Intestinal motility in acute uremia and effects of erythropoietin.
ABSTRACT To investigate intestinal motility changes due to uremia, and the effect of pretreatment with erythropoietin.
This randomized control study was conducted in the Department of Physiology, Faculty of Medicine, Ain Shams University, Cairo, Egypt from September 2010 to July 2011. Forty adult female Wistar albino rats were allocated into 3 groups: control group, gentamicin-treated group, receiving intraperitoneal gentamicin sulphate (100 mg/kg for 5 days), and erythropoietin-gentamicin-treated group, receiving subcutaneous erythropoietin (1000 IU/kg for 3 days) prior to gentamicin injection. Isolated segments of duodenum and descending colon was subjected to in vitro motility study. Plasma creatinine and urea were assayed.
Induction of acute renal failure by gentamicin treatment resulted in a significant decrease in frequency of contraction of the duodenum and descending colon, an increase in the average duration of contraction of the duodenum, and a significant decrease in the average force of contraction in the descending colon. Moreover, the average force of contraction in response to acetylcholine was significantly decreased in the duodenum. The erythropoietin-gentamicin-treated group revealed a significant decrease in plasma creatinine and urea, and a significant increase in the duodenal average force of contraction and motility index, and colonic frequency. The duodenal absolute and average forces of contraction after acetylcholine increased significantly.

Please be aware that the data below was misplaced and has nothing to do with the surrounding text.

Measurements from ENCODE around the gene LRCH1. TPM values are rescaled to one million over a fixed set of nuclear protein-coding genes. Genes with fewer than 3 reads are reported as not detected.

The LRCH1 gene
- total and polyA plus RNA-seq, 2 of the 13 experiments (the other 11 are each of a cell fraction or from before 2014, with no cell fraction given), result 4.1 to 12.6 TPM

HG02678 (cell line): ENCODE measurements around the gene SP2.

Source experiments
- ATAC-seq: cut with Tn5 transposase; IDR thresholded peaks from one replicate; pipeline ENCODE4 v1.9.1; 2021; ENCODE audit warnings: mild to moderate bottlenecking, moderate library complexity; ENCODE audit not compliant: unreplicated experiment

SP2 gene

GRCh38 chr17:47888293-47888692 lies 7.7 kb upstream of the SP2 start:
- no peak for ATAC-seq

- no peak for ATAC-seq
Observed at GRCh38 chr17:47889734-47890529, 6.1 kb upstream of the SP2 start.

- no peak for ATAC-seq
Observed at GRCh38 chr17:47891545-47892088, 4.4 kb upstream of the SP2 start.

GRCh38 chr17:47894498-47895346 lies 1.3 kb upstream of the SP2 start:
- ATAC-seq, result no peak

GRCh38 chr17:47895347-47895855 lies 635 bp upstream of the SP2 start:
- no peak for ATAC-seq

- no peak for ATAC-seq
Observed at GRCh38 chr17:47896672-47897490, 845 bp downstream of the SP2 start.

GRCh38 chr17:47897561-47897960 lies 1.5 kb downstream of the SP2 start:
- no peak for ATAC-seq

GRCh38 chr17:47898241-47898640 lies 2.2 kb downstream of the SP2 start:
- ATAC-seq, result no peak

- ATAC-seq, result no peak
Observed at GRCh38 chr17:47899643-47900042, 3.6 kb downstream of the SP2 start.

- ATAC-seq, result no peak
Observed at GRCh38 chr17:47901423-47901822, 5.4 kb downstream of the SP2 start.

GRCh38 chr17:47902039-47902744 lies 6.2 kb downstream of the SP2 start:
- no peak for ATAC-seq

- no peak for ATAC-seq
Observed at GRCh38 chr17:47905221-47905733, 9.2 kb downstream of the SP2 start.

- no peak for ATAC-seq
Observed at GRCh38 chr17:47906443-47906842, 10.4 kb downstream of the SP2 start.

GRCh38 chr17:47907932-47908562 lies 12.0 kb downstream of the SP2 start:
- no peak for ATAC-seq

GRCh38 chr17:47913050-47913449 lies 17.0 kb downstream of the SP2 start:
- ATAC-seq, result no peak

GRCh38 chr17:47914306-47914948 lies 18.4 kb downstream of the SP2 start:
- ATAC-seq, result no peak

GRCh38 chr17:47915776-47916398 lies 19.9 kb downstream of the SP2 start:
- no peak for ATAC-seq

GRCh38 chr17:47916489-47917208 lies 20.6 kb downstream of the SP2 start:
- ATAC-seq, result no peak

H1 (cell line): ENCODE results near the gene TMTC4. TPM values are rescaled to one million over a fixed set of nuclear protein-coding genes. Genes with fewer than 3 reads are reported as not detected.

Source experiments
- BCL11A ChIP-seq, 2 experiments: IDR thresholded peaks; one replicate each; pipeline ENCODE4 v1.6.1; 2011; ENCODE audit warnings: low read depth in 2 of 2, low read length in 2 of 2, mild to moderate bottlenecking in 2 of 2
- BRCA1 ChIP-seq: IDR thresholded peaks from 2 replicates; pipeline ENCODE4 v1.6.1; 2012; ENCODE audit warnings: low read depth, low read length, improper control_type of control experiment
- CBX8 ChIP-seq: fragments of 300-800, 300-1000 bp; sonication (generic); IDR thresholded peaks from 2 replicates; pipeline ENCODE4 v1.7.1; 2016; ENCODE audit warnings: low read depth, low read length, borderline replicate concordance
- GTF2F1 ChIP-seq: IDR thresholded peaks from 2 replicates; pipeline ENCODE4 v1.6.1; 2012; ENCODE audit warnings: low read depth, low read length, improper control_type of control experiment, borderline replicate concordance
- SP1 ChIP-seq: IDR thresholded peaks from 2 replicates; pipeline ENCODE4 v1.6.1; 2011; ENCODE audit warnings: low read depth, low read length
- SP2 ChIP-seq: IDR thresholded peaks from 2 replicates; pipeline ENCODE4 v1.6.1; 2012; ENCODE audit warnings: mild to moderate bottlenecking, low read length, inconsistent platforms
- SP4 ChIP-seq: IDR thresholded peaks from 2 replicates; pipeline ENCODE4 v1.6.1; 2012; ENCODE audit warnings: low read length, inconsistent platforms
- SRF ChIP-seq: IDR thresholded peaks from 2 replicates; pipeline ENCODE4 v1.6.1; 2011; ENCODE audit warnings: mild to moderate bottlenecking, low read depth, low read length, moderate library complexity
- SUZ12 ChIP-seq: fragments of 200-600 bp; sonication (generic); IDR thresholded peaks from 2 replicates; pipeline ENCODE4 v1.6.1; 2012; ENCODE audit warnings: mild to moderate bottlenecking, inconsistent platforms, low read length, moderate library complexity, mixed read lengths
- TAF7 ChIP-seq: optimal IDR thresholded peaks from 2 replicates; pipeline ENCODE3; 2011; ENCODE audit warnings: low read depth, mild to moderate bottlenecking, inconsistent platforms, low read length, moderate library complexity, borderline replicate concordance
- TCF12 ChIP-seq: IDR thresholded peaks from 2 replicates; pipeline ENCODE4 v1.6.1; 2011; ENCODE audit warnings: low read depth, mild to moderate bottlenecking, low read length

Acute uremia impairs small and large intestinal motility, probably due to uremic toxins and autonomic dysfunction. Erythropoietin pretreatment protected against intestinal dysmotility through the improvement of renal function and its neurotropic action.